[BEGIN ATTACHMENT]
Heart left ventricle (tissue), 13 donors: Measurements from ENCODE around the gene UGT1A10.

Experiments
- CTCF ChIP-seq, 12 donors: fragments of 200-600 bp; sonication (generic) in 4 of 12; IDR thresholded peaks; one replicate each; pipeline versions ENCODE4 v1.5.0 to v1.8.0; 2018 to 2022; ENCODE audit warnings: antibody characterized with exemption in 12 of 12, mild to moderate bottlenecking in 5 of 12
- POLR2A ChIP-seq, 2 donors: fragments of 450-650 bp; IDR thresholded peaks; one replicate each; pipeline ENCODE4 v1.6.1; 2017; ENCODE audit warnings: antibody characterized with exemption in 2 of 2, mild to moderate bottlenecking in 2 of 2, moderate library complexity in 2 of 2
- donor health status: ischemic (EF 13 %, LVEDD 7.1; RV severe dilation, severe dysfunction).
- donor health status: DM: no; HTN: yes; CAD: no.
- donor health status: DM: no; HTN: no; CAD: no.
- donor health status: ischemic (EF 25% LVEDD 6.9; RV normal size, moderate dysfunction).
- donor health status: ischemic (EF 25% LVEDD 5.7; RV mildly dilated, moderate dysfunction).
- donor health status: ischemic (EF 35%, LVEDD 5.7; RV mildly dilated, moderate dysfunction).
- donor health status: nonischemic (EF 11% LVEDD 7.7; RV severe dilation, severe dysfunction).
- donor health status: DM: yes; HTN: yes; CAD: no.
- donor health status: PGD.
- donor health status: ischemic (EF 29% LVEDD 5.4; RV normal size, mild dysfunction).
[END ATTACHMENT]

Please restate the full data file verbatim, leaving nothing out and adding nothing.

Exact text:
Heart left ventricle (tissue), 13 donors: Measurements from ENCODE around the gene UGT1A10.

Experiments
- CTCF ChIP-seq, 12 donors: fragments of 200-600 bp; sonication (generic) in 4 of 12; IDR thresholded peaks; one replicate each; pipeline versions ENCODE4 v1.5.0 to v1.8.0; 2018 to 2022; ENCODE audit warnings: antibody characterized with exemption in 12 of 12, mild to moderate bottlenecking in 5 of 12
- POLR2A ChIP-seq, 2 donors: fragments of 450-650 bp; IDR thresholded peaks; one replicate each; pipeline ENCODE4 v1.6.1; 2017; ENCODE audit warnings: antibody characterized with exemption in 2 of 2, mild to moderate bottlenecking in 2 of 2, moderate library complexity in 2 of 2
- donor health status: ischemic (EF 13 %, LVEDD 7.1; RV severe dilation, severe dysfunction).
- donor health status: DM: no; HTN: yes; CAD: no.
- donor health status: DM: no; HTN: no; CAD: no.
- donor health status: ischemic (EF 25% LVEDD 6.9; RV normal size, moderate dysfunction).
- donor health status: ischemic (EF 25% LVEDD 5.7; RV mildly dilated, moderate dysfunction).
- donor health status: ischemic (EF 35%, LVEDD 5.7; RV mildly dilated, moderate dysfunction).
- donor health status: nonischemic (EF 11% LVEDD 7.7; RV severe dilation, severe dysfunction).
- donor health status: DM: yes; HTN: yes; CAD: no.
- donor health status: PGD.
- donor health status: ischemic (EF 29% LVEDD 5.4; RV normal size, mild dysfunction).